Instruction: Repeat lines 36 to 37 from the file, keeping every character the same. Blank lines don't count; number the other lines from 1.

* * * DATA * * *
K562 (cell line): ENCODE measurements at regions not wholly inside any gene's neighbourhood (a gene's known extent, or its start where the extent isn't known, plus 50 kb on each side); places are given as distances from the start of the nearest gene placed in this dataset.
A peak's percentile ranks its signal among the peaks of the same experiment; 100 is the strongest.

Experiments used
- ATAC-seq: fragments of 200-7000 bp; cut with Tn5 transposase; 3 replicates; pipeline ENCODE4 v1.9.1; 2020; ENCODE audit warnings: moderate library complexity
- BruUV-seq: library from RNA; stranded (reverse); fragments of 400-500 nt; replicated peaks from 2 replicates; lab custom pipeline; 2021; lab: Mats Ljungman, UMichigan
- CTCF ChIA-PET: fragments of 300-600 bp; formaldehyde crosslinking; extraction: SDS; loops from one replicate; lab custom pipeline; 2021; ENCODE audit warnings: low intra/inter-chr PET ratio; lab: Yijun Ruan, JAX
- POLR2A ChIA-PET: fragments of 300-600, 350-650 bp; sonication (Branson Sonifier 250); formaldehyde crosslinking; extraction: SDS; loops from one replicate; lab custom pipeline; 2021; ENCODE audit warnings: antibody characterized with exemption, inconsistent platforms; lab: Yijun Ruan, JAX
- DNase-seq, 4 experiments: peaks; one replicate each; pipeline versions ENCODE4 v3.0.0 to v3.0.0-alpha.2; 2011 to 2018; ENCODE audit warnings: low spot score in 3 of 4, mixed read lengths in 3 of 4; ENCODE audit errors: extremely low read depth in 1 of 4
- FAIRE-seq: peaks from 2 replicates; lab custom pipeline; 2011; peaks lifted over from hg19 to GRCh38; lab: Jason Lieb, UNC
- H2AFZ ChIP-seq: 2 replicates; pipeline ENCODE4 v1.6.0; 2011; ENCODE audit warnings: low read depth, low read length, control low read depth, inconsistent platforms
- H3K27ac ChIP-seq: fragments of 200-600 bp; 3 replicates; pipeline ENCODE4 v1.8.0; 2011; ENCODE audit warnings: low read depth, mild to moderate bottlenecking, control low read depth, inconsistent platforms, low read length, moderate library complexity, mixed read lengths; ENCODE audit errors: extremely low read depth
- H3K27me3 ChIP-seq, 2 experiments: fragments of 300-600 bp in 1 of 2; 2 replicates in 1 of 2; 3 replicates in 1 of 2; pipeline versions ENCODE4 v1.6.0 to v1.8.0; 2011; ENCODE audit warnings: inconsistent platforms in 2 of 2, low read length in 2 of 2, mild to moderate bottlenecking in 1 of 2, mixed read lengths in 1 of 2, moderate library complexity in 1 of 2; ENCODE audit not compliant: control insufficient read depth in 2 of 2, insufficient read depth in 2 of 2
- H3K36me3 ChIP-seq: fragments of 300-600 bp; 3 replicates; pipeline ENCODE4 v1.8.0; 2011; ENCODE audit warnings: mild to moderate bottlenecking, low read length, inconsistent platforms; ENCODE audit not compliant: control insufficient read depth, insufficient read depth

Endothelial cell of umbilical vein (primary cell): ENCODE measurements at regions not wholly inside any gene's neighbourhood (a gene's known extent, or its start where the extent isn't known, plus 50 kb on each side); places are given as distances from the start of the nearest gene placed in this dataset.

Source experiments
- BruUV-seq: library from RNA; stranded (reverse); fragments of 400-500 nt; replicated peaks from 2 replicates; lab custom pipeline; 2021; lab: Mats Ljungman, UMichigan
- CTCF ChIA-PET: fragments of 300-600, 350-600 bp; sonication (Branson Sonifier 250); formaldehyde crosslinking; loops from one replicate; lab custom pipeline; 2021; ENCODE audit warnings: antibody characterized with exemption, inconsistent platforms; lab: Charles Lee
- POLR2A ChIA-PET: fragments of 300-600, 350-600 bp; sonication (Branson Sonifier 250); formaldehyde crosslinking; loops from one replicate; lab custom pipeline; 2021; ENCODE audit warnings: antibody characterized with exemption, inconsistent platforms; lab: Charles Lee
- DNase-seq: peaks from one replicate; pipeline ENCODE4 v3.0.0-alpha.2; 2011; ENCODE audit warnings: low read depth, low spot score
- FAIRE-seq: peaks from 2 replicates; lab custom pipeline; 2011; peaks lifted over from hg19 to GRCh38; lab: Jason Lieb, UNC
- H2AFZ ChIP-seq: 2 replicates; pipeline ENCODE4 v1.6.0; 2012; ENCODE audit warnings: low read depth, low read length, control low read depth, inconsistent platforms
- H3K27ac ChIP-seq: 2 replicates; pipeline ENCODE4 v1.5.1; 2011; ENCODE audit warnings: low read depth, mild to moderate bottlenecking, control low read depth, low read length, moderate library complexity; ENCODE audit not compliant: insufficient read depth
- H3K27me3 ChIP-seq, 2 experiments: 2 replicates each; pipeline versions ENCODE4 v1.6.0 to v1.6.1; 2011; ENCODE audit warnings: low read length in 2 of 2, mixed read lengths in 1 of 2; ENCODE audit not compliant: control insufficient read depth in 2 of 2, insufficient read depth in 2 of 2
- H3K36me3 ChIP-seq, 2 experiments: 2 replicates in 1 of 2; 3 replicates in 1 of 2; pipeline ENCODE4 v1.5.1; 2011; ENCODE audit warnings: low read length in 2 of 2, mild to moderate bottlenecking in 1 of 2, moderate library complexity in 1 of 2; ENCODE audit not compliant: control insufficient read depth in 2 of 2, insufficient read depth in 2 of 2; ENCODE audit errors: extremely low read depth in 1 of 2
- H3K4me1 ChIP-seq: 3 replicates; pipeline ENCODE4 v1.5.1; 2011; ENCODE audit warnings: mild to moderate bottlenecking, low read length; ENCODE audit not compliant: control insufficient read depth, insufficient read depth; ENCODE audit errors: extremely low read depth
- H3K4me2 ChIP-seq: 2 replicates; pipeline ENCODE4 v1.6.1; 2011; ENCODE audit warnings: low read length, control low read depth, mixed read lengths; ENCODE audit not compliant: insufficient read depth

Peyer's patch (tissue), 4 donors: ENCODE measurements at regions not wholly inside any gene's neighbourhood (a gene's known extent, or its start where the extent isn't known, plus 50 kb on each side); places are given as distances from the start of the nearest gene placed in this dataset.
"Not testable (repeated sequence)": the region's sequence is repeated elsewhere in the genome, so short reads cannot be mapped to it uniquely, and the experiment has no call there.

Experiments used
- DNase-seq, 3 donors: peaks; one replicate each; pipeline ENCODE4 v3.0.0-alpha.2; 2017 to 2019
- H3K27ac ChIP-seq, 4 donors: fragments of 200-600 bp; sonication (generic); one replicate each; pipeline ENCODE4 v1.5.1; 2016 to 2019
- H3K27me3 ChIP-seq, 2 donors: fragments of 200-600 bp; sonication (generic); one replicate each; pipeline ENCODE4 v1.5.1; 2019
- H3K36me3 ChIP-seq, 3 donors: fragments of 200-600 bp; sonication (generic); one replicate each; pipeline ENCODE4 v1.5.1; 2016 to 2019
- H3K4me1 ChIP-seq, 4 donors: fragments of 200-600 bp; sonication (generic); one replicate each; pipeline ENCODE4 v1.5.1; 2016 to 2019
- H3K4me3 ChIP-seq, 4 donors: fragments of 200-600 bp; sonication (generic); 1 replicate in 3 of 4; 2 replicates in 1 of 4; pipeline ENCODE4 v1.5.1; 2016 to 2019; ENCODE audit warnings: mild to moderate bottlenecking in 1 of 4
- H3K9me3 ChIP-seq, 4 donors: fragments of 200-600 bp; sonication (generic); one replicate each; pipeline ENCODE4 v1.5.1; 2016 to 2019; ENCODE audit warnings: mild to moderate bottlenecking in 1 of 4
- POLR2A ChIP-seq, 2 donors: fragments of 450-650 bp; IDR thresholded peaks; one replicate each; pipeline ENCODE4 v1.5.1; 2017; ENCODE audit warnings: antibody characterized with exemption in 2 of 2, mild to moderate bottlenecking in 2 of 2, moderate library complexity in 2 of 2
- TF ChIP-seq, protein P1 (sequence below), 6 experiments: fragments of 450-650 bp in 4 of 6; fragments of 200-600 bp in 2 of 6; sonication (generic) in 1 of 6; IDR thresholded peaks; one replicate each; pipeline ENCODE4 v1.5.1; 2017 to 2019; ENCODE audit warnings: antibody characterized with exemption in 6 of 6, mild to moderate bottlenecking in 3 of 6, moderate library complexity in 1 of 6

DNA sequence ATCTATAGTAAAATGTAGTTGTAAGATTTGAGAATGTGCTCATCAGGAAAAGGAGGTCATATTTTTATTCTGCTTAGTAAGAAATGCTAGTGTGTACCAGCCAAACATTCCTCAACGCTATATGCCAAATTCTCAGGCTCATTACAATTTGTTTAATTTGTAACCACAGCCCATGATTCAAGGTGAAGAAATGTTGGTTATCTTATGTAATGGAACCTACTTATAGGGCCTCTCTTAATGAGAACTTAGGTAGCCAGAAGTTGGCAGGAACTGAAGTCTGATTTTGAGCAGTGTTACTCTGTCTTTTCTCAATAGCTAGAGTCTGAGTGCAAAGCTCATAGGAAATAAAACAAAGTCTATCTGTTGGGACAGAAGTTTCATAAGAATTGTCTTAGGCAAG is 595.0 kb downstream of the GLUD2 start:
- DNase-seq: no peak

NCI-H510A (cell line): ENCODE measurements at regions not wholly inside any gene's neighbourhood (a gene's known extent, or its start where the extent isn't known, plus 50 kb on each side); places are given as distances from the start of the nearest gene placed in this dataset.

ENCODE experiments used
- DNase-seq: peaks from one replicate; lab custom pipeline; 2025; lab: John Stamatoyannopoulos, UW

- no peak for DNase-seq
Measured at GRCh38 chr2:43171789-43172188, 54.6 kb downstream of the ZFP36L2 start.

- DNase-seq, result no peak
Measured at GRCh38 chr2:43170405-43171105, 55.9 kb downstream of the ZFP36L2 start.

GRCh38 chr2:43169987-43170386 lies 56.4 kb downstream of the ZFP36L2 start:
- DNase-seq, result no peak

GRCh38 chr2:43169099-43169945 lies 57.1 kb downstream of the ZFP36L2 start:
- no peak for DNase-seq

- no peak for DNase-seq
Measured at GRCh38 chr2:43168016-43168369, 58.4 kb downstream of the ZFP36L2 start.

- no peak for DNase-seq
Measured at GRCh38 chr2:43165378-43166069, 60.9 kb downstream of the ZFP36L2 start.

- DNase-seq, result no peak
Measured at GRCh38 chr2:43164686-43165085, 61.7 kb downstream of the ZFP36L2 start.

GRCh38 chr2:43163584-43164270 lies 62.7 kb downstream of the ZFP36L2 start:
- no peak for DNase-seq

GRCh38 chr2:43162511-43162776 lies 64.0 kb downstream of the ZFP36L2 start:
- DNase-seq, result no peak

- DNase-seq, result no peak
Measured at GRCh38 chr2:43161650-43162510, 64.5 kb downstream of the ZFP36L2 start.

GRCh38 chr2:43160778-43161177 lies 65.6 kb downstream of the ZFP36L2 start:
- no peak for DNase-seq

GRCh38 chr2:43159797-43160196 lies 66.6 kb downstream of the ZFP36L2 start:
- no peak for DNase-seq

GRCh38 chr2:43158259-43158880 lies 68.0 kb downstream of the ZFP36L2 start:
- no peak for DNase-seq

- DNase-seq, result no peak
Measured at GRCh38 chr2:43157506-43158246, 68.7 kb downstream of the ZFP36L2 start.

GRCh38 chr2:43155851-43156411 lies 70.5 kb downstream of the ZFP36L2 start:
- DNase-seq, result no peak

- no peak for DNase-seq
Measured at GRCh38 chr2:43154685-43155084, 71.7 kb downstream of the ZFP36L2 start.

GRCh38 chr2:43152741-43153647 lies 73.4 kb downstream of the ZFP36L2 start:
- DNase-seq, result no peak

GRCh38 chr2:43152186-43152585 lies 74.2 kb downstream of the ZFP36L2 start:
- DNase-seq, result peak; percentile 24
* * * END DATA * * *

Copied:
- H3K9me3 ChIP-seq, 4 donors: fragments of 200-600 bp; sonication (generic); one replicate each; pipeline ENCODE4 v1.5.1; 2016 to 2019; ENCODE audit warnings: mild to moderate bottlenecking in 1 of 4
- POLR2A ChIP-seq, 2 donors: fragments of 450-650 bp; IDR thresholded peaks; one replicate each; pipeline ENCODE4 v1.5.1; 2017; ENCODE audit warnings: antibody characterized with exemption in 2 of 2, mild to moderate bottlenecking in 2 of 2, moderate library complexity in 2 of 2